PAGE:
Bhutan's Ministry of Agriculture and Forests (MoAF) has lifted the ban on import of processed and packaged meat, fish and dry fish except pork with effect from June 22
Thimphu: Bhutan's Ministry of Agriculture and Forests (MoAF) has lifted the ban on import of processed and packaged meat, fish and dry fish except pork with effect from June 22. The decision comes at a time when Bhutanese farmers are unable to meet the meat demand. Meat shops opened a few days ago after a month-long Saga Dawa but most of them were empty as of yesterday.
However, import of raw meat will not be allowed. “Now we can import meat but they should be processed and packaged, not in the raw form,” Agriculture Minister Yeshey Penjor said.
“In the light of border management to prevent COVID-19, import of raw meat as before is not allowed.”
The buying and selling of local meat, however, is being allowed with proper adoption of preventive measures against COVID-19.
The importers should be registered with the Bhutan Agriculture and Food Regulatory Authority (BAFRA). The ministry has notified that wholesale importers would distribute to retail shopkeepers.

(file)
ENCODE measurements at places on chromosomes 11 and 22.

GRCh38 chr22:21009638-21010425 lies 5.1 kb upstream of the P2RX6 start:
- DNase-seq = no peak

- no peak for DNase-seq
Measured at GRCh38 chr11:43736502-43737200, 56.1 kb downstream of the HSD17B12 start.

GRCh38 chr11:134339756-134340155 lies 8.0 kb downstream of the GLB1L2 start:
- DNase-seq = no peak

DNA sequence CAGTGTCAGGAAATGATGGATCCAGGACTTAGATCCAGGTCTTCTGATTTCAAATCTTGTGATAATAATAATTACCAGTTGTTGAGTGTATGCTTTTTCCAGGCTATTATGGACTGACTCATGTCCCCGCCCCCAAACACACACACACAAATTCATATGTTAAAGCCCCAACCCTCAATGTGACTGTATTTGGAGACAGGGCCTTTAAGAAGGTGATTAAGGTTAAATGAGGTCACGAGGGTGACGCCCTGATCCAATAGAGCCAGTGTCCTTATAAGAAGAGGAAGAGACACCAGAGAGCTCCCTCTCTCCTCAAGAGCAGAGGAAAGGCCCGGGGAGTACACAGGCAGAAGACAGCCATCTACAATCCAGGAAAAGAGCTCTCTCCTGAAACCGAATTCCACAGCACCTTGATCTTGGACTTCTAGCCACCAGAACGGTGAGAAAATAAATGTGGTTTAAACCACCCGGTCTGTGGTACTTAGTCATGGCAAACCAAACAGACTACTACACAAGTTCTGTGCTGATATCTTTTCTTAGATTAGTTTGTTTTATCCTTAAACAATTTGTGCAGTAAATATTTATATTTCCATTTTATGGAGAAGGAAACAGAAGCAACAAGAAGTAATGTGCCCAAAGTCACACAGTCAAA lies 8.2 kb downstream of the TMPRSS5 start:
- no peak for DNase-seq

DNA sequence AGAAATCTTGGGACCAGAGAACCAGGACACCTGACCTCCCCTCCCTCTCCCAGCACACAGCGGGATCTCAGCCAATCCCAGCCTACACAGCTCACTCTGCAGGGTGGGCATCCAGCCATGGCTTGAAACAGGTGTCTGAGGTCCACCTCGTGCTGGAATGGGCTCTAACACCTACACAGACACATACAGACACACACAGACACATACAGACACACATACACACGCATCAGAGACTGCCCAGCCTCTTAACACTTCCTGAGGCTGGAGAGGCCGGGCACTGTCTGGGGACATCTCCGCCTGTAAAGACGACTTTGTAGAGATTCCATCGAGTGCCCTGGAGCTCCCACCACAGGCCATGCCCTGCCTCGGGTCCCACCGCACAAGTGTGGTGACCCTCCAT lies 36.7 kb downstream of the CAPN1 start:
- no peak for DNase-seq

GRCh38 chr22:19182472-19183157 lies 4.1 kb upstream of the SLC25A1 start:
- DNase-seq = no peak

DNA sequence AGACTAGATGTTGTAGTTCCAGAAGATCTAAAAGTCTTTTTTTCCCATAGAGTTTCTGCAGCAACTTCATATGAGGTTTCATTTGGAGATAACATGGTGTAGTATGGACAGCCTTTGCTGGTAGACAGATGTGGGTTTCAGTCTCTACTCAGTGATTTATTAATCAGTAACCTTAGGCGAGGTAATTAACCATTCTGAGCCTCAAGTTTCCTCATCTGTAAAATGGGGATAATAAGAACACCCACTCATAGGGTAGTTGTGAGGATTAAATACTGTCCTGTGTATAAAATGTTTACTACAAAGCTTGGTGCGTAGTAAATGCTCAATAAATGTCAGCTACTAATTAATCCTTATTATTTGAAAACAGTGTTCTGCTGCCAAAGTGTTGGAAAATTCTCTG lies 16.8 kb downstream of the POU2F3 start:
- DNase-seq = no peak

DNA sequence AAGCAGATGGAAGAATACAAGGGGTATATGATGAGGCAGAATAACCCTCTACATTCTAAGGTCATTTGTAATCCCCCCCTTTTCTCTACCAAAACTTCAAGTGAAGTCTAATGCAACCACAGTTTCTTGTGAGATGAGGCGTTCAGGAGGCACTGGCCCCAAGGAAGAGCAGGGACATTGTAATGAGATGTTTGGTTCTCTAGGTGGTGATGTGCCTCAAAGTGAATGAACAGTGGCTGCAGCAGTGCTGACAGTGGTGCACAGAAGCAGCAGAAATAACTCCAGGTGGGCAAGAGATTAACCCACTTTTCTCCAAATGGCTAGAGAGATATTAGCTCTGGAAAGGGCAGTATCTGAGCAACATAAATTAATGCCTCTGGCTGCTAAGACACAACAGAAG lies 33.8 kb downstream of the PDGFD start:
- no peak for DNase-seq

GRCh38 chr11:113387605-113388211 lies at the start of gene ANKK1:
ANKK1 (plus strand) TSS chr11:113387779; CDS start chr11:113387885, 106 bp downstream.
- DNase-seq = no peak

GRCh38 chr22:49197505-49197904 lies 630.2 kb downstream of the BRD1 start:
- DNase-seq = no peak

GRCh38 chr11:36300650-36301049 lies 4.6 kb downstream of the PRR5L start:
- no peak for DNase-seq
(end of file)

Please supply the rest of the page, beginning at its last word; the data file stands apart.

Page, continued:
“In the interest of keeping everyone in business, we have asked wholesale importers not to sell directly in the local market. We have also asked retailers not to hike the price,” the minister said.
The government had imposed meat and fish import restrictions in the wake of COVID-19 since March 23.
Meat shops owners say they are waiting for imported meat to meet their customer demand.
Local suppliers and farm entrepreneurs are struggling to meet the demand. But the shortage would have been more severe if hotels were open.
Meat vendors in Thimphu are yet to receive supplies of imported meat.
“It’s very difficult to get supplies from farmers. They have hiked the prices of meat which has forced us to increase prices,” a meat vendor in Thimphu said.
Some customers shared their concerns about the price and quality of meat. A customer said she bought a layer chicken worth Nu 650 but later found out it was partly rotten.
Another customer said that the BAFRA should step up monitoring of the price and meat quality.
A 28-year-old restaurant operator in Changzamtog said that she was unable to offer meat items on the menu. “The meat vendor had some meat in his shop, but he said that it was reserved by some people,” she said.
The agriculture ministry wants to take the COVID-19 pandemic as a blessing in disguise. But one of the reasons for the inability to achieve self-sufficiency in meat is said to be the religious belief.
Last year, the country imported more than 12,102 metric tonnes of meat, worth Nu 1.134 billion, according to a recently released Renewable Natural Resources (RNR) annual statistics.